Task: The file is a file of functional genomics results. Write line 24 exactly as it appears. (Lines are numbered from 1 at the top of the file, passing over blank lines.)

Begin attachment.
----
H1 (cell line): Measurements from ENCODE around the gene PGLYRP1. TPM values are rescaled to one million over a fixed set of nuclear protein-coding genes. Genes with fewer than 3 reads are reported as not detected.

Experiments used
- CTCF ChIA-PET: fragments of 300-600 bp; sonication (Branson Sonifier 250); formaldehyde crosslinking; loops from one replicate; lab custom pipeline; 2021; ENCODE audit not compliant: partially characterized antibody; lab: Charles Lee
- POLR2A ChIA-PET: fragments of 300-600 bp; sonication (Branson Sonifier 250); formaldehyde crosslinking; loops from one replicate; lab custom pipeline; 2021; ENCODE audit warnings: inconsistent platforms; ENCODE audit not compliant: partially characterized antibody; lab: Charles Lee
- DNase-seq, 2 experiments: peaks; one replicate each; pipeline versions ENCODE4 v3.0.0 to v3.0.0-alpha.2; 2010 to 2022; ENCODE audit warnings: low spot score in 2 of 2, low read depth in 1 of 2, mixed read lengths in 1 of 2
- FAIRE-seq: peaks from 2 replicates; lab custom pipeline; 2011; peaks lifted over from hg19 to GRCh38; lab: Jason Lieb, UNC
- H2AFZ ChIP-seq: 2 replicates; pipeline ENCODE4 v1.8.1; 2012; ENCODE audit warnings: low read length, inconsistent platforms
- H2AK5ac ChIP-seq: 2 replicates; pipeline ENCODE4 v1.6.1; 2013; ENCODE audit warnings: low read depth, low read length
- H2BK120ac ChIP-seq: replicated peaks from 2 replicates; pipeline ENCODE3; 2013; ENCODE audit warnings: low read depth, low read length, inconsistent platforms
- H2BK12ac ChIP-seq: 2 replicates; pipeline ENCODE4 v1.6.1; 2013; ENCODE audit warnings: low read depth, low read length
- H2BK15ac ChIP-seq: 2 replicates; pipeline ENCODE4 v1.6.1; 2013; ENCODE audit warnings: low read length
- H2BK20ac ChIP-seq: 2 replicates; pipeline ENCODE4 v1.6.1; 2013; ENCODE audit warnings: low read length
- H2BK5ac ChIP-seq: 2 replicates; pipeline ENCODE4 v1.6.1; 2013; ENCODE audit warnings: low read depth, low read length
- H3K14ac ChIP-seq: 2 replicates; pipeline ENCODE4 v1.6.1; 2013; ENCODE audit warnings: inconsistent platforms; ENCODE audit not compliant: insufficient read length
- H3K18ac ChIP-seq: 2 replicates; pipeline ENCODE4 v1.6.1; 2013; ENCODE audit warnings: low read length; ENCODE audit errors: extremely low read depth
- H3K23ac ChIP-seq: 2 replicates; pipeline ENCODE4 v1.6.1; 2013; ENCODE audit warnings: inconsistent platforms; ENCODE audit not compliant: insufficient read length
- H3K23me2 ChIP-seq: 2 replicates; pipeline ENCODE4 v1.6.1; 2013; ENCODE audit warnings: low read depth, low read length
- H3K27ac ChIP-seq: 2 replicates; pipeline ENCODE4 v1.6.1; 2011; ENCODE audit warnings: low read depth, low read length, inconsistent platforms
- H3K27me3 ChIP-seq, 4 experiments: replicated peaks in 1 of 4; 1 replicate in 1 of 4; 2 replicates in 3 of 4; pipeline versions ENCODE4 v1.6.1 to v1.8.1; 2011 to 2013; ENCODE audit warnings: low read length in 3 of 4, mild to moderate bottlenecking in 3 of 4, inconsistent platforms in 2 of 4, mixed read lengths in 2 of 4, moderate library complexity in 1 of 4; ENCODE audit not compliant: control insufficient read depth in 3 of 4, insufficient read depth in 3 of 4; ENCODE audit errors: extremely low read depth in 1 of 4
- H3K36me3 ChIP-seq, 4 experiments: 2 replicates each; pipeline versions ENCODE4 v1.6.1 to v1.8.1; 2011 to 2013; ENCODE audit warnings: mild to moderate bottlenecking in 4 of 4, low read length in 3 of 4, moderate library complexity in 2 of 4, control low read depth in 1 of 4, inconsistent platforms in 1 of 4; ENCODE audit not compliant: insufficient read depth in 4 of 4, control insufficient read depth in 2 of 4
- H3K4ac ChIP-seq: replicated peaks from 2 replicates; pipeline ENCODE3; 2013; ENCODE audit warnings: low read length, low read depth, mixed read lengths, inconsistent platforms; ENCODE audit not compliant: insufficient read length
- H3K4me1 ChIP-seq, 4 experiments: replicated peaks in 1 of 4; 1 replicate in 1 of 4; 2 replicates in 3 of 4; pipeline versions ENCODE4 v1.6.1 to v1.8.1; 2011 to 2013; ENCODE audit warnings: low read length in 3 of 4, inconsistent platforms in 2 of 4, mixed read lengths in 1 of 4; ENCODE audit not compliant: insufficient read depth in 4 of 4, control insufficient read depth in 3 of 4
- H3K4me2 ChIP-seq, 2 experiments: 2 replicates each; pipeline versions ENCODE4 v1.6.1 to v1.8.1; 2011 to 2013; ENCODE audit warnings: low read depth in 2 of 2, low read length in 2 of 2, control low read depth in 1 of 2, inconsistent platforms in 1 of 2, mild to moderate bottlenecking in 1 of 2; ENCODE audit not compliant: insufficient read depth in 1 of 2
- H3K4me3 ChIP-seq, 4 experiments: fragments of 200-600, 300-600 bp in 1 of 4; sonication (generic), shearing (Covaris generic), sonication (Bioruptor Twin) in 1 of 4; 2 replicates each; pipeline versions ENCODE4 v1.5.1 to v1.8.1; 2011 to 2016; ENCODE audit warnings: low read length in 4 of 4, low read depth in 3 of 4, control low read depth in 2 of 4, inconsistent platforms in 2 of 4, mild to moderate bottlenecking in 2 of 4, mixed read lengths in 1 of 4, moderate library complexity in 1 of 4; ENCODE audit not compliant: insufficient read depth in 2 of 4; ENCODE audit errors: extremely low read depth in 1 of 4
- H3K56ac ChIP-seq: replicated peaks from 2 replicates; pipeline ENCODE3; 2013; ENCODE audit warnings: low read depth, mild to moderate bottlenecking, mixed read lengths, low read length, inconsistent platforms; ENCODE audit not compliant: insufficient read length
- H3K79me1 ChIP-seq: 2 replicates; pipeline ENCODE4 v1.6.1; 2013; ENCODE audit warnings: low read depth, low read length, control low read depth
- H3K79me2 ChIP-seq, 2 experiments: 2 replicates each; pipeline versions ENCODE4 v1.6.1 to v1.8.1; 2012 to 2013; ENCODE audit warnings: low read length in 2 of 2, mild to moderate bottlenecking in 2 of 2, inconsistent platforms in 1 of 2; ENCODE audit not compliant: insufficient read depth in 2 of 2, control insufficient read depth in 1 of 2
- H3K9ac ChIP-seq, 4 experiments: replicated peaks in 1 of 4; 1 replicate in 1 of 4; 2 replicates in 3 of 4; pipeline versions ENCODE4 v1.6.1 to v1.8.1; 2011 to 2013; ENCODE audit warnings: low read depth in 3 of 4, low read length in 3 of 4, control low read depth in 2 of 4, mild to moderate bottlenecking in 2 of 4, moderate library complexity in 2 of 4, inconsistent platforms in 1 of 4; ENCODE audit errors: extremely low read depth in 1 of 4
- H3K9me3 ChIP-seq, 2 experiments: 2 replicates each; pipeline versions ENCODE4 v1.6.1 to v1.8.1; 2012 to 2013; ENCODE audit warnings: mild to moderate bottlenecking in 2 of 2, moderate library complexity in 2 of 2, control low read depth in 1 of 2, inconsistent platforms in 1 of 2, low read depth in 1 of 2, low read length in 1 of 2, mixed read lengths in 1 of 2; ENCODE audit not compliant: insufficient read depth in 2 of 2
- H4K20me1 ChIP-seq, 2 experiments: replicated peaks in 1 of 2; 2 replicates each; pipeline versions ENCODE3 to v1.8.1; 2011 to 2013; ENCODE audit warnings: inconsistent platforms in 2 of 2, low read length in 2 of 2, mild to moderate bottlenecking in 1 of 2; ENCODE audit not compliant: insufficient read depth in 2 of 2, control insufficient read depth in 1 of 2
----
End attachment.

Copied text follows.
- H3K4me3 ChIP-seq, 4 experiments: fragments of 200-600, 300-600 bp in 1 of 4; sonication (generic), shearing (Covaris generic), sonication (Bioruptor Twin) in 1 of 4; 2 replicates each; pipeline versions ENCODE4 v1.5.1 to v1.8.1; 2011 to 2016; ENCODE audit warnings: low read length in 4 of 4, low read depth in 3 of 4, control low read depth in 2 of 4, inconsistent platforms in 2 of 4, mild to moderate bottlenecking in 2 of 4, mixed read lengths in 1 of 4, moderate library complexity in 1 of 4; ENCODE audit not compliant: insufficient read depth in 2 of 4; ENCODE audit errors: extremely low read depth in 1 of 4